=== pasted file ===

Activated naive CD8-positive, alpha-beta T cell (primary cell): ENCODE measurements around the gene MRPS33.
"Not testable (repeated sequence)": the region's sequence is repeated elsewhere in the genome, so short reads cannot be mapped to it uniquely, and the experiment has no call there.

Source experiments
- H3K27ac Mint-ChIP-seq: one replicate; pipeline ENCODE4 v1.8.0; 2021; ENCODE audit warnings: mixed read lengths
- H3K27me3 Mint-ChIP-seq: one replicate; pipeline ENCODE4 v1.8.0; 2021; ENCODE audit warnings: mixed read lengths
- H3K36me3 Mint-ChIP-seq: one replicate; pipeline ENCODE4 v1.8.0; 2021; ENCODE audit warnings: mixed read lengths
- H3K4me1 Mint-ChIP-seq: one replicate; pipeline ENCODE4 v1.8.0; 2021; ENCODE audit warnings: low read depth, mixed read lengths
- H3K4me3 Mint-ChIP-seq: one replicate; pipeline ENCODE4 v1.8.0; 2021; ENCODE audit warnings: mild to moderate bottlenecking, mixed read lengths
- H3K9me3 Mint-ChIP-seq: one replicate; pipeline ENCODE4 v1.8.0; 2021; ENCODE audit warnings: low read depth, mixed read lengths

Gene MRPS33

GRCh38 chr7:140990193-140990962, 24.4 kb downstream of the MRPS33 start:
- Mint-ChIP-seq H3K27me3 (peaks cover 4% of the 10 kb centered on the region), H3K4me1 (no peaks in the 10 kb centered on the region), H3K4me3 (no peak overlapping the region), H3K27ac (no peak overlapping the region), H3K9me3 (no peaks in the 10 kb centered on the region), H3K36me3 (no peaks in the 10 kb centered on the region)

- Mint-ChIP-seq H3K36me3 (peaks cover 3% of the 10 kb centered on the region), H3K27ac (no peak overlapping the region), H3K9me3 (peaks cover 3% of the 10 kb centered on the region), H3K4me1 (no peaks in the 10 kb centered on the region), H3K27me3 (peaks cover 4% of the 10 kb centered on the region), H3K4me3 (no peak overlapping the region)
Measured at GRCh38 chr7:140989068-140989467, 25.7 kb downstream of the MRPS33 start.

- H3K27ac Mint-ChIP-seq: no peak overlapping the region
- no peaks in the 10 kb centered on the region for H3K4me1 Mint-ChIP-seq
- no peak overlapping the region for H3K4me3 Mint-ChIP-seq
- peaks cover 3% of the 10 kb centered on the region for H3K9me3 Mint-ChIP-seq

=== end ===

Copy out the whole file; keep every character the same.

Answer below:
Activated naive CD8-positive, alpha-beta T cell (primary cell): ENCODE measurements around the gene MRPS33.
"Not testable (repeated sequence)": the region's sequence is repeated elsewhere in the genome, so short reads cannot be mapped to it uniquely, and the experiment has no call there.

Source experiments
- H3K27ac Mint-ChIP-seq: one replicate; pipeline ENCODE4 v1.8.0; 2021; ENCODE audit warnings: mixed read lengths
- H3K27me3 Mint-ChIP-seq: one replicate; pipeline ENCODE4 v1.8.0; 2021; ENCODE audit warnings: mixed read lengths
- H3K36me3 Mint-ChIP-seq: one replicate; pipeline ENCODE4 v1.8.0; 2021; ENCODE audit warnings: mixed read lengths
- H3K4me1 Mint-ChIP-seq: one replicate; pipeline ENCODE4 v1.8.0; 2021; ENCODE audit warnings: low read depth, mixed read lengths
- H3K4me3 Mint-ChIP-seq: one replicate; pipeline ENCODE4 v1.8.0; 2021; ENCODE audit warnings: mild to moderate bottlenecking, mixed read lengths
- H3K9me3 Mint-ChIP-seq: one replicate; pipeline ENCODE4 v1.8.0; 2021; ENCODE audit warnings: low read depth, mixed read lengths

Gene MRPS33

GRCh38 chr7:140990193-140990962, 24.4 kb downstream of the MRPS33 start:
- Mint-ChIP-seq H3K27me3 (peaks cover 4% of the 10 kb centered on the region), H3K4me1 (no peaks in the 10 kb centered on the region), H3K4me3 (no peak overlapping the region), H3K27ac (no peak overlapping the region), H3K9me3 (no peaks in the 10 kb centered on the region), H3K36me3 (no peaks in the 10 kb centered on the region)

- Mint-ChIP-seq H3K36me3 (peaks cover 3% of the 10 kb centered on the region), H3K27ac (no peak overlapping the region), H3K9me3 (peaks cover 3% of the 10 kb centered on the region), H3K4me1 (no peaks in the 10 kb centered on the region), H3K27me3 (peaks cover 4% of the 10 kb centered on the region), H3K4me3 (no peak overlapping the region)
Measured at GRCh38 chr7:140989068-140989467, 25.7 kb downstream of the MRPS33 start.

- H3K27ac Mint-ChIP-seq: no peak overlapping the region
- no peaks in the 10 kb centered on the region for H3K4me1 Mint-ChIP-seq
- no peak overlapping the region for H3K4me3 Mint-ChIP-seq
- peaks cover 3% of the 10 kb centered on the region for H3K9me3 Mint-ChIP-seq